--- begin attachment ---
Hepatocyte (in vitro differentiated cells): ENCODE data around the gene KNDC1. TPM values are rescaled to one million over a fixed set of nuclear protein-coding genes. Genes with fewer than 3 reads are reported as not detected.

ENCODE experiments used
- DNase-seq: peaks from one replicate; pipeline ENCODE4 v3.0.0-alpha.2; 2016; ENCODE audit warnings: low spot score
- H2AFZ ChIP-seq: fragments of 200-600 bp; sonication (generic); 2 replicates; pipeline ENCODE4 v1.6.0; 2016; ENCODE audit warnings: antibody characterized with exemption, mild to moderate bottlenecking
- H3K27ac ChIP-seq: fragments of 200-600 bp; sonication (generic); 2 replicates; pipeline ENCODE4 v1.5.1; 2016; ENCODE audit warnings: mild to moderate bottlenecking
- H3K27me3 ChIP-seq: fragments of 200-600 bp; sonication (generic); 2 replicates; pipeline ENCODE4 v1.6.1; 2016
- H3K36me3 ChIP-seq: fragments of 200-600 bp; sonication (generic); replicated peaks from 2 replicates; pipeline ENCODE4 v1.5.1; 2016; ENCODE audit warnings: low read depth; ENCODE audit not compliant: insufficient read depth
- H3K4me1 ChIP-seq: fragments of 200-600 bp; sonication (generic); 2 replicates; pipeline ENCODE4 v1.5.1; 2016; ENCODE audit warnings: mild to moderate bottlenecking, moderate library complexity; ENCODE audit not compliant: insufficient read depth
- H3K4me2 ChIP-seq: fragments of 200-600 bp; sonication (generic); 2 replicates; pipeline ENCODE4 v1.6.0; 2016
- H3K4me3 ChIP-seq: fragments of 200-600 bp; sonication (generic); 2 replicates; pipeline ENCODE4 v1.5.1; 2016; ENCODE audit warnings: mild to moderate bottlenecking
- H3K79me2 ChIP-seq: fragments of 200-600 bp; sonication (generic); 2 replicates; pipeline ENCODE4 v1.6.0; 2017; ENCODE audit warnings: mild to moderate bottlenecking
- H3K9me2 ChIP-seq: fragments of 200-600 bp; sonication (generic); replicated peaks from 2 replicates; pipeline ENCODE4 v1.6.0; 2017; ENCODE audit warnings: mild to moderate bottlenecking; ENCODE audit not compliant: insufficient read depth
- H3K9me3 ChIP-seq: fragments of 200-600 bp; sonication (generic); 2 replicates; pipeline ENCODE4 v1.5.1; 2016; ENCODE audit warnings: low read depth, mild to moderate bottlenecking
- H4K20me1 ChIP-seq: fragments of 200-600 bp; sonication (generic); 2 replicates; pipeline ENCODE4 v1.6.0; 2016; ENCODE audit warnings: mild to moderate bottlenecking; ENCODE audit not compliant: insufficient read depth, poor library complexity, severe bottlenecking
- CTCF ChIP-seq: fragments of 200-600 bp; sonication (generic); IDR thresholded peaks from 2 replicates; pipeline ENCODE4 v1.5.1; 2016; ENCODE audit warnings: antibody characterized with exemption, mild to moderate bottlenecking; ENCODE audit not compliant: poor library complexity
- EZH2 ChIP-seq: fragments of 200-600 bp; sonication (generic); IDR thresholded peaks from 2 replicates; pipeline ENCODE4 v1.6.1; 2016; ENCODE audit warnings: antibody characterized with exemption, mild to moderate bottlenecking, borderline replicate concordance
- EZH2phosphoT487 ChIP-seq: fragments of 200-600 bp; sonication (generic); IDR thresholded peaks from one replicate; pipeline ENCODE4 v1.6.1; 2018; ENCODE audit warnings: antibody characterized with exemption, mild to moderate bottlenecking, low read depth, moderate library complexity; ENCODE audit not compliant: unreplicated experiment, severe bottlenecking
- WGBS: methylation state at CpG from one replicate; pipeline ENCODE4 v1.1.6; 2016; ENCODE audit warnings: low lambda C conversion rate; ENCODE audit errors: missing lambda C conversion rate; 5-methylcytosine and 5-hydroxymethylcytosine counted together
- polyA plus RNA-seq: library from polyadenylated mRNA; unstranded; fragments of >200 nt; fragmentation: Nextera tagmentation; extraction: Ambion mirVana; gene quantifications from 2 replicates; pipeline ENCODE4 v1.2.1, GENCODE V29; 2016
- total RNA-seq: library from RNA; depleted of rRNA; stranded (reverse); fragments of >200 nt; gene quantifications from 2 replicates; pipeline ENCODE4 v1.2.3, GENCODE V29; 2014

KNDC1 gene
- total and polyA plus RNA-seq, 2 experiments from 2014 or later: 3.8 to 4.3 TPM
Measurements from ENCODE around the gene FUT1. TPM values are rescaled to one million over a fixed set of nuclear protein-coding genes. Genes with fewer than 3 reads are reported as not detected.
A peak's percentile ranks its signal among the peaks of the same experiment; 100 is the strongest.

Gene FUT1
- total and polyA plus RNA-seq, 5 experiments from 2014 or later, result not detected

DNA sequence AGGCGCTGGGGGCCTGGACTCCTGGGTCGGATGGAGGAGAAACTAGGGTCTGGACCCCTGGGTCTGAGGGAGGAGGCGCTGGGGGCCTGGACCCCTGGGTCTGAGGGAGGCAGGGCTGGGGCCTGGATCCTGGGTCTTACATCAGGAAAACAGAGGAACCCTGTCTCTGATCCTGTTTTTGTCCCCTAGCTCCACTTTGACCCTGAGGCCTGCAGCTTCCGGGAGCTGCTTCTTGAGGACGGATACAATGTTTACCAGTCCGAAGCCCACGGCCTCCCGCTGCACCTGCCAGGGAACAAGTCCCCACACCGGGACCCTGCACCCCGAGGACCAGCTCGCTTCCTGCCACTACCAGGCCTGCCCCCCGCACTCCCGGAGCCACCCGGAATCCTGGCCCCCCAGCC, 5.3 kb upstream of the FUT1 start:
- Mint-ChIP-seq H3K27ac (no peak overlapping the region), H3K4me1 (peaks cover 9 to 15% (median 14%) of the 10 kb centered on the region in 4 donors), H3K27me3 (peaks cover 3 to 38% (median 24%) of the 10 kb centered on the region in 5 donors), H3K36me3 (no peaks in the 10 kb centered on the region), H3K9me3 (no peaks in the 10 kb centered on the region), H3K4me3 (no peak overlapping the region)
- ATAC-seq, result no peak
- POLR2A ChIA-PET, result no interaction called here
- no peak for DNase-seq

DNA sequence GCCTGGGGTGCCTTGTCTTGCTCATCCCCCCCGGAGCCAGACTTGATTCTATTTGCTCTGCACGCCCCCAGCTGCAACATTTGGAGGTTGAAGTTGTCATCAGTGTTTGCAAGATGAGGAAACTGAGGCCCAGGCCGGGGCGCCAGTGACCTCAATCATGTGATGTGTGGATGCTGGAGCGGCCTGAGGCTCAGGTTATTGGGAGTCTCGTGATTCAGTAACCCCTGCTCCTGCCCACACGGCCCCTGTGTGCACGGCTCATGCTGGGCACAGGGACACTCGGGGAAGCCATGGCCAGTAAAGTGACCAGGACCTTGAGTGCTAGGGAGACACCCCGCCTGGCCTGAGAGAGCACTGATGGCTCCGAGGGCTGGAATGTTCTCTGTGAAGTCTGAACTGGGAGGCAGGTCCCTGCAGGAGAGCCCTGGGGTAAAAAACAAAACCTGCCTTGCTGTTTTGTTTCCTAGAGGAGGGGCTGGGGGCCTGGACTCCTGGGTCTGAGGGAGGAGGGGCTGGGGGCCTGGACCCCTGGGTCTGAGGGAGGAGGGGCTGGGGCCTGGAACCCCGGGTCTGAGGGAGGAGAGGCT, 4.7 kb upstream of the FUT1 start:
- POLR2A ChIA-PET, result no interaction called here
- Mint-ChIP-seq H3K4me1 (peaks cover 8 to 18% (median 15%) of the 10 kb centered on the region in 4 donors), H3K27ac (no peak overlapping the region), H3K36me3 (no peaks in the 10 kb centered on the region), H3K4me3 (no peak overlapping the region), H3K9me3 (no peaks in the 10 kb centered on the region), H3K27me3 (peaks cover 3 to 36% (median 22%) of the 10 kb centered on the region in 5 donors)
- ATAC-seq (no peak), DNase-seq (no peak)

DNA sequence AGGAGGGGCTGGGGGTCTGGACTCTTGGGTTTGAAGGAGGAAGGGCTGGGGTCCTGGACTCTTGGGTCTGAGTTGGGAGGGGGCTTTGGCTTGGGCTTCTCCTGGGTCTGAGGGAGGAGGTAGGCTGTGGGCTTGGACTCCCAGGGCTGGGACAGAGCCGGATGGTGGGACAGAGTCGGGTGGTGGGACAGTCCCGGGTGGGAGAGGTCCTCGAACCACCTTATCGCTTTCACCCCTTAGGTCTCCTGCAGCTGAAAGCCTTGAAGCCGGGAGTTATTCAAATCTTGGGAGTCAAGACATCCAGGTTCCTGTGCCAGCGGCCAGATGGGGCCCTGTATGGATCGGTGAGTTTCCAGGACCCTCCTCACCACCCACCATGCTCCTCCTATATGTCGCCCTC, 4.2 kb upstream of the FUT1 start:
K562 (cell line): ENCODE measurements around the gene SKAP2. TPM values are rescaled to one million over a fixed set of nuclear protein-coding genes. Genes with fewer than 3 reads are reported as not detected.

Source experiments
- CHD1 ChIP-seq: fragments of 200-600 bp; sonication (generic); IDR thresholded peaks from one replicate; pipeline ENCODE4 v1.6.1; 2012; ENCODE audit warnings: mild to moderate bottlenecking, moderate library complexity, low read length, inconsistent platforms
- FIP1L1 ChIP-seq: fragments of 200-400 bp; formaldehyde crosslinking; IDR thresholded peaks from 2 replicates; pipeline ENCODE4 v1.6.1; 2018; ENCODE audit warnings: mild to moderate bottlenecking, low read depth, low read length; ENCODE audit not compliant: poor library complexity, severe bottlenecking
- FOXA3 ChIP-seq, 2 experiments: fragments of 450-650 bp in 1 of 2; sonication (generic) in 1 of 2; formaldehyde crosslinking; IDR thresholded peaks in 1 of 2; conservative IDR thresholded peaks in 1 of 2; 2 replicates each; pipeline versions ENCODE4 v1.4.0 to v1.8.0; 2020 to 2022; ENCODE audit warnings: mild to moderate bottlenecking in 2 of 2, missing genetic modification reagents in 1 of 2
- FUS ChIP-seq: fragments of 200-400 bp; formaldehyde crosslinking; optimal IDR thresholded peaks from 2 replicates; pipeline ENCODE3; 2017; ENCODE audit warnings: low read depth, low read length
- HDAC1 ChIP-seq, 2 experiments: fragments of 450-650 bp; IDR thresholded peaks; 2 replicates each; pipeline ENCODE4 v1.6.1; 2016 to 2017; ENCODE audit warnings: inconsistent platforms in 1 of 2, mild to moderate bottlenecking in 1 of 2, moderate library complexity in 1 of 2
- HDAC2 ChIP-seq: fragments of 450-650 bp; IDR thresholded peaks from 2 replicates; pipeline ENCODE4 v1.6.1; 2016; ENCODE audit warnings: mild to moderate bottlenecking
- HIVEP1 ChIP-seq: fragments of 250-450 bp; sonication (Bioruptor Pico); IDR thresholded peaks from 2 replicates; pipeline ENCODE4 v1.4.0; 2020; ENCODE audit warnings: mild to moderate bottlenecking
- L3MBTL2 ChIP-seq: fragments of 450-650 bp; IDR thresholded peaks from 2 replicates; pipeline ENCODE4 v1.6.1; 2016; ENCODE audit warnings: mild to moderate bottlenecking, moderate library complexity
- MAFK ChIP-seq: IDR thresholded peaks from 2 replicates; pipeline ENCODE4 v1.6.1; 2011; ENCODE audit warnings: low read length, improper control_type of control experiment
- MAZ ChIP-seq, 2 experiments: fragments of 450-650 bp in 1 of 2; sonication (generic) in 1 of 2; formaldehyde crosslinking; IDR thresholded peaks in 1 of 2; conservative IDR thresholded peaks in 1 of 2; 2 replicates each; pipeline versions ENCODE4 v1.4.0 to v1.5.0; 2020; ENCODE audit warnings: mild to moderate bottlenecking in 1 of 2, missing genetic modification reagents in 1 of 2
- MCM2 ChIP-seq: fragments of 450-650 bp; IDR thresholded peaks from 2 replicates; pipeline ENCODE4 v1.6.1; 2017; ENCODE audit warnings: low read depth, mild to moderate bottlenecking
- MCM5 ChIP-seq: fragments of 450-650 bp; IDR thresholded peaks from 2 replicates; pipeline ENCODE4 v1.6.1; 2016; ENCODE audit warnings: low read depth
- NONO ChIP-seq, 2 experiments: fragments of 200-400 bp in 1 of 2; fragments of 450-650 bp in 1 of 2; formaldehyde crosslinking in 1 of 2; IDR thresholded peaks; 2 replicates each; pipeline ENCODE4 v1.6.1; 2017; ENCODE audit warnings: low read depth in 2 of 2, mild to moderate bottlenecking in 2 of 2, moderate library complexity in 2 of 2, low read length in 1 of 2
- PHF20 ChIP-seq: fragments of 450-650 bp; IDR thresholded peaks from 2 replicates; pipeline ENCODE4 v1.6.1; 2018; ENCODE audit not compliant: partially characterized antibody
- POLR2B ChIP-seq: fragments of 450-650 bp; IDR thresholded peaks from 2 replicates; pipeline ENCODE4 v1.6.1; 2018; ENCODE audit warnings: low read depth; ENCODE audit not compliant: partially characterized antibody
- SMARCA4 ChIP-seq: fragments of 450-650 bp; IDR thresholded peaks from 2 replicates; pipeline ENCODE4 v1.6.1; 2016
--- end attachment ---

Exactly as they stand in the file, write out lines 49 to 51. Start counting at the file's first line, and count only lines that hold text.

- MCM2 ChIP-seq: fragments of 450-650 bp; IDR thresholded peaks from 2 replicates; pipeline ENCODE4 v1.6.1; 2017; ENCODE audit warnings: low read depth, mild to moderate bottlenecking
- MCM5 ChIP-seq: fragments of 450-650 bp; IDR thresholded peaks from 2 replicates; pipeline ENCODE4 v1.6.1; 2016; ENCODE audit warnings: low read depth
- NONO ChIP-seq, 2 experiments: fragments of 200-400 bp in 1 of 2; fragments of 450-650 bp in 1 of 2; formaldehyde crosslinking in 1 of 2; IDR thresholded peaks; 2 replicates each; pipeline ENCODE4 v1.6.1; 2017; ENCODE audit warnings: low read depth in 2 of 2, mild to moderate bottlenecking in 2 of 2, moderate library complexity in 2 of 2, low read length in 1 of 2